Amritsar: An afternoon dedicated to treasure trove of Punjabi literature : The Tribune India


Amritsar, March 28

It was an afternoon dedicated to the insightful exploration of Punjabi literature, its relevance and status in contemporary context as eminent literary personalities shared a common stage at Majha House. The Prabha Khaitan Foundation in association with Majha House held a day-long Punjabi Yuva Sammelan and Sahit Sabhyachaar meet on Sunday.

Opened by Punjabi poet Surjit Patar, the meet hosted several sessions and discussions on Punjabi literature and had young and upcoming writers of Punjabi sharing their work with a mixed audience. Patar, while speaking on the lack of holistic environment in current Punjab for its youth, said: “It’s a tragedy that the current environment, be it cultural, socio-economic and otherwise, is not hospitable for the youth. That’s the reason we have a large number of youngsters migrating to foreign lands for better prospects. If this continues, without the stakeholders providing a solution, then there would be no custodians left for our cultural and literary heritage.”

Patar also shared his views on the indifference that ghazal received in literary circles, when he was an upcoming poet. “Ghazal had always been considered as a lesser respectful counterpart of nazm. This was because ghazal does not follow a single theme or even a pattern like nazm, which talks about a single topic. So, when I started writing ghazals, I attempted to bring in consistency in it, which later became popular,” he said.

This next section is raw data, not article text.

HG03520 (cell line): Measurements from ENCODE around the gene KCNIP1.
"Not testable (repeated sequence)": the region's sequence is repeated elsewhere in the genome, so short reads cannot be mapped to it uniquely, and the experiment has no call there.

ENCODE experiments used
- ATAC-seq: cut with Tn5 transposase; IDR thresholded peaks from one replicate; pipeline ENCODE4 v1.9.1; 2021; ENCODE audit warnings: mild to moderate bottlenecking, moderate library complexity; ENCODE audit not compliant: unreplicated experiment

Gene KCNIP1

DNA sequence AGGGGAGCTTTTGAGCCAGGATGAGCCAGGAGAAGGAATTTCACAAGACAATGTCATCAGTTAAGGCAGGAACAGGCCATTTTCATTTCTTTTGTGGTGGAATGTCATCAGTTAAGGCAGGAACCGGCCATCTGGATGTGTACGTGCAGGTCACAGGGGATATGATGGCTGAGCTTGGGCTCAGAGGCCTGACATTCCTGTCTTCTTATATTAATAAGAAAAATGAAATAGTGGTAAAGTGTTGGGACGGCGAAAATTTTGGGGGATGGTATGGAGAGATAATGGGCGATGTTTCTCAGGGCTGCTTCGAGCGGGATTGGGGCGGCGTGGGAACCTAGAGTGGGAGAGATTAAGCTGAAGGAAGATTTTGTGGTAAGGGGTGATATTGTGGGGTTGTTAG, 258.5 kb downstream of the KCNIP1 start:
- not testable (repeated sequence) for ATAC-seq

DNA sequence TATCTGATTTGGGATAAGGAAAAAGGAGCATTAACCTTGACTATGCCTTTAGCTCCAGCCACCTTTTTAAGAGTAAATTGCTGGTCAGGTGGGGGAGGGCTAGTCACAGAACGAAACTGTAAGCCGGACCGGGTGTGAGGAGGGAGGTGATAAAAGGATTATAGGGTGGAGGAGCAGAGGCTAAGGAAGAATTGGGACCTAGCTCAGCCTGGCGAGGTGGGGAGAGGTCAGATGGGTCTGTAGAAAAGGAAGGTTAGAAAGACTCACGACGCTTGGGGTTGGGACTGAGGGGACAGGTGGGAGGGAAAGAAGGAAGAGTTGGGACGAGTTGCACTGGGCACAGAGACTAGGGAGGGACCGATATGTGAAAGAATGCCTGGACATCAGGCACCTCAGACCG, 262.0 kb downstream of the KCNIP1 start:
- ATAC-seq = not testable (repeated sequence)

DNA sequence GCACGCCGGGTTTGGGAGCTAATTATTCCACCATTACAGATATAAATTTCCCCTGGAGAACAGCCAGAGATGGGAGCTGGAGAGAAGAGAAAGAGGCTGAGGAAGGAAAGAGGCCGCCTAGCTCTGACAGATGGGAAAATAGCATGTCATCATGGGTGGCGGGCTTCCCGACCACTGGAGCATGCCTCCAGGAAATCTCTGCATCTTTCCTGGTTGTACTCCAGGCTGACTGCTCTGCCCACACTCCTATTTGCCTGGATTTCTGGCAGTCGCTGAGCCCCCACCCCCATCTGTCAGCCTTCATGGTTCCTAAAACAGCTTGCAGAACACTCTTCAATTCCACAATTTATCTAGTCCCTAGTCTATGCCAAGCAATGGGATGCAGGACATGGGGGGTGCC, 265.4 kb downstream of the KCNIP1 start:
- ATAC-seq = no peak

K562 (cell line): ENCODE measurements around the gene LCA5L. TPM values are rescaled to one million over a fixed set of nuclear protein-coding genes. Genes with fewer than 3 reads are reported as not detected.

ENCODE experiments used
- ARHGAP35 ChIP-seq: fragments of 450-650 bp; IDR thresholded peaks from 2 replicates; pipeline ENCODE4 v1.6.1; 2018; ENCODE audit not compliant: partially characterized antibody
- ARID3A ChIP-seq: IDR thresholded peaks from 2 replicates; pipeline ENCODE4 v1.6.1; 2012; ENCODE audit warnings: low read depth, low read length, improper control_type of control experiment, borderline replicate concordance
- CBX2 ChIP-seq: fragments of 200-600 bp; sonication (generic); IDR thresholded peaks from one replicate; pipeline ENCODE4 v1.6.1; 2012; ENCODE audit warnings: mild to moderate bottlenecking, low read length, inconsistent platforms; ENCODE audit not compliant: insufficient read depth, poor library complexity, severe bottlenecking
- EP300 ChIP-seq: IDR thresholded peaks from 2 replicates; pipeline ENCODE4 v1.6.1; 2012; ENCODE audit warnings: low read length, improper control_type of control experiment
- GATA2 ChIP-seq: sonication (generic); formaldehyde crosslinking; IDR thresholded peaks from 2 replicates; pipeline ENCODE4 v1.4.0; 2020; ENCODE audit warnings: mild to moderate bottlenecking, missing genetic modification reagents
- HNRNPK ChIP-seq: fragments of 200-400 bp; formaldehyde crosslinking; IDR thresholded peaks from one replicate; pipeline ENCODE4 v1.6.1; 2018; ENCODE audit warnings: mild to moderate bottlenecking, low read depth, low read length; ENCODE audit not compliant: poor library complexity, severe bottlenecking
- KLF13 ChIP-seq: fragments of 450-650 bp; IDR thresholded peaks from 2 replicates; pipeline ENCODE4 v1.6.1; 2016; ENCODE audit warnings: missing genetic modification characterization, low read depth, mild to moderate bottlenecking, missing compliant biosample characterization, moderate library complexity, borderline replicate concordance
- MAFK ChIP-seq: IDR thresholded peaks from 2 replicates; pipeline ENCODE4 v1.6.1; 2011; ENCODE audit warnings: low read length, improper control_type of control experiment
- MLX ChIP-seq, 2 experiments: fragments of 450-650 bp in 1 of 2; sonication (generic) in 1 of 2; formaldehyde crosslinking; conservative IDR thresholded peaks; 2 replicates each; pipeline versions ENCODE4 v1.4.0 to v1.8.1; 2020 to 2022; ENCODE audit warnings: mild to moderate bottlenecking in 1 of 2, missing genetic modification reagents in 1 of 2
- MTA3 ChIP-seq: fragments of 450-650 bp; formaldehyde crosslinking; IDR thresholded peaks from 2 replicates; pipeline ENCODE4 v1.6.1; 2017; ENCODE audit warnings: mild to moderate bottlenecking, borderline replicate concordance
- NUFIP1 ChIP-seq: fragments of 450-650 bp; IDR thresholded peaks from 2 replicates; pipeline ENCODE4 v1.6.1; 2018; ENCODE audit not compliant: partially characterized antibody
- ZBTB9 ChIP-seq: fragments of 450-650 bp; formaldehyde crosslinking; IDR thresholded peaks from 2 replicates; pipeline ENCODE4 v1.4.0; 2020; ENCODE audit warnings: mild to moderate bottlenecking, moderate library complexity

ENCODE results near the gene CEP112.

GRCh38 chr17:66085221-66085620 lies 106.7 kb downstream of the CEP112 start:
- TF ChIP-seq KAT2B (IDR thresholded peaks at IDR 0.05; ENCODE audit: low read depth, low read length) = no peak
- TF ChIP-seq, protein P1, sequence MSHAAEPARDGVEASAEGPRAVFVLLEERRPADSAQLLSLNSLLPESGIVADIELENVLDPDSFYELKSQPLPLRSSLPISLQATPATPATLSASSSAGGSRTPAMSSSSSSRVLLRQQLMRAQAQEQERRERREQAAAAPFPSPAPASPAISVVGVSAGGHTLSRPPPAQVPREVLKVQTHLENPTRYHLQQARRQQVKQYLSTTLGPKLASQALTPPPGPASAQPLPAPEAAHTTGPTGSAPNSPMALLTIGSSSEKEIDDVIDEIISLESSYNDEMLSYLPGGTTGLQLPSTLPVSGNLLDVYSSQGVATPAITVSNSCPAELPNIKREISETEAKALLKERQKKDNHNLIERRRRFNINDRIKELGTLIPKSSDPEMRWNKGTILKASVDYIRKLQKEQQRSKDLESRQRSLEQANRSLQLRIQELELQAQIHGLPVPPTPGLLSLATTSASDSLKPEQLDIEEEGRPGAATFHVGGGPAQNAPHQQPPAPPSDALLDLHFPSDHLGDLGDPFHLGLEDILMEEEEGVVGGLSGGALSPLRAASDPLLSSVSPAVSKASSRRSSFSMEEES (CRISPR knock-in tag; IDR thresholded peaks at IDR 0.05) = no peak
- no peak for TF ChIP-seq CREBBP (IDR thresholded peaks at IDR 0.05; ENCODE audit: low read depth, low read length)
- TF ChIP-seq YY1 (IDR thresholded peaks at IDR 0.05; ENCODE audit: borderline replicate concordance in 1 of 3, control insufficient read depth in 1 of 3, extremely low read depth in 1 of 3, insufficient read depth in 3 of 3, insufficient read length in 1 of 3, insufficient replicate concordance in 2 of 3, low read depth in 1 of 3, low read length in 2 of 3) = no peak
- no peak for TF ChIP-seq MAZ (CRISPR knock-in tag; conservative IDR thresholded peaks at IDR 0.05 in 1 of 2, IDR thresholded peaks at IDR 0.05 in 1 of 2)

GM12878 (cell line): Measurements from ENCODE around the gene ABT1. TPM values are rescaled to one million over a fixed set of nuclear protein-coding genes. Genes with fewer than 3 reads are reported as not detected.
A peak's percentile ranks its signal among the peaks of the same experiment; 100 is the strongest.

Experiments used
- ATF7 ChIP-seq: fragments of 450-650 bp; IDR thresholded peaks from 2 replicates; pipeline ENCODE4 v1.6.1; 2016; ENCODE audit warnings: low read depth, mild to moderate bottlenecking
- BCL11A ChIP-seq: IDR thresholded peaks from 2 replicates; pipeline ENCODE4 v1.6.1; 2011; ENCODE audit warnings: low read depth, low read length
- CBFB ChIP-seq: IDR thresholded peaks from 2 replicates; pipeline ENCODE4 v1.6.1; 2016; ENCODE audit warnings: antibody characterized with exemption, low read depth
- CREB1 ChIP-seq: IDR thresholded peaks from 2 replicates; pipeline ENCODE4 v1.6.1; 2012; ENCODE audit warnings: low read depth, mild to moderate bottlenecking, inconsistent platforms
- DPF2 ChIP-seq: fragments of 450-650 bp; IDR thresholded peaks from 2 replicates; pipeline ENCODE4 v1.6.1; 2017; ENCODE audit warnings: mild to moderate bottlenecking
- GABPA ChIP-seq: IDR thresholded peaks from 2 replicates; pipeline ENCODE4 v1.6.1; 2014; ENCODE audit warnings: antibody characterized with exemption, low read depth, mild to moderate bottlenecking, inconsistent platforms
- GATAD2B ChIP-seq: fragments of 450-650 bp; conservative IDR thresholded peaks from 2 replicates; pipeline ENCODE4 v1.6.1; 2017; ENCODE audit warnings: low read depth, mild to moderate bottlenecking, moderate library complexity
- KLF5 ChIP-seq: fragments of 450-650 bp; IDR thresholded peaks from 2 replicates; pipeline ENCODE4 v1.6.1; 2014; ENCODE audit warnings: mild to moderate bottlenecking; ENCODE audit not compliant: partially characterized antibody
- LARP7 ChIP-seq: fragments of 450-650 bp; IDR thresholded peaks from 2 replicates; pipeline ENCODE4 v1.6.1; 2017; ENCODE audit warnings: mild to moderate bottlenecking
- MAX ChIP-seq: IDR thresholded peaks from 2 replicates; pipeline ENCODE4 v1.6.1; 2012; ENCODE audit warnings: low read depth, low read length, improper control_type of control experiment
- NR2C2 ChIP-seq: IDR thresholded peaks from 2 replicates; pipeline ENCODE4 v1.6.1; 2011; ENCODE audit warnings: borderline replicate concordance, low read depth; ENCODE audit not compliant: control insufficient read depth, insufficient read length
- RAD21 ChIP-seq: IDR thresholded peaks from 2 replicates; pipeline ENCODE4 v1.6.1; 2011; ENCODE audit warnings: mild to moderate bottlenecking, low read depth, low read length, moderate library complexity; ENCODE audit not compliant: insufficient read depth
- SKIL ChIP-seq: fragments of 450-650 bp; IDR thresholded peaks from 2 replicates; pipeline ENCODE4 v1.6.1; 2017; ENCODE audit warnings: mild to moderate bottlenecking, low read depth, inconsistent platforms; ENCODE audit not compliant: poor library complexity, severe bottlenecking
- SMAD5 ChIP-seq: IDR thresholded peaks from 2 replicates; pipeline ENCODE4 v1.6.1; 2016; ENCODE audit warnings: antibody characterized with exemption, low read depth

Patar’s ghazals and poetry were also recited later in the afternoon. An immensely popular poet of Punjabi language among the old and young, Patar also talked about how in poetry writing it was important to maintain that the spotlight remains on the verse and the one, who thinks it down, which is often the case.

In another session, on the ethos on Punjabiyat, where conservation expert Gurmeet Sangha Rai, Gurupdesh Singh and literary experts Jasbir Singh and Harvinder Singh Bhandal, it was discussed how Punjabis have always been a rebellious community.

“We always were a mixed, secular society, with caste system seeing into it quite late. By nature, Punjabis were known to be rebellious, a martial race, a fact that British also realized and therefore, a lot of Sikhs were inducted into armed forces,” said Gurupdesh Singh.

Later in the day, poetry recitals and a story reading session were also held. In an engaging story reading session, Rabindranath Tagore’s Ghar Wapsi, Khushwant Singh’s A portrait of a Lady, Jaswant Singh Kamal’s SadhDey Zakhm and Gulzar’s Satranga were read.

#punjabi #surjitpatar

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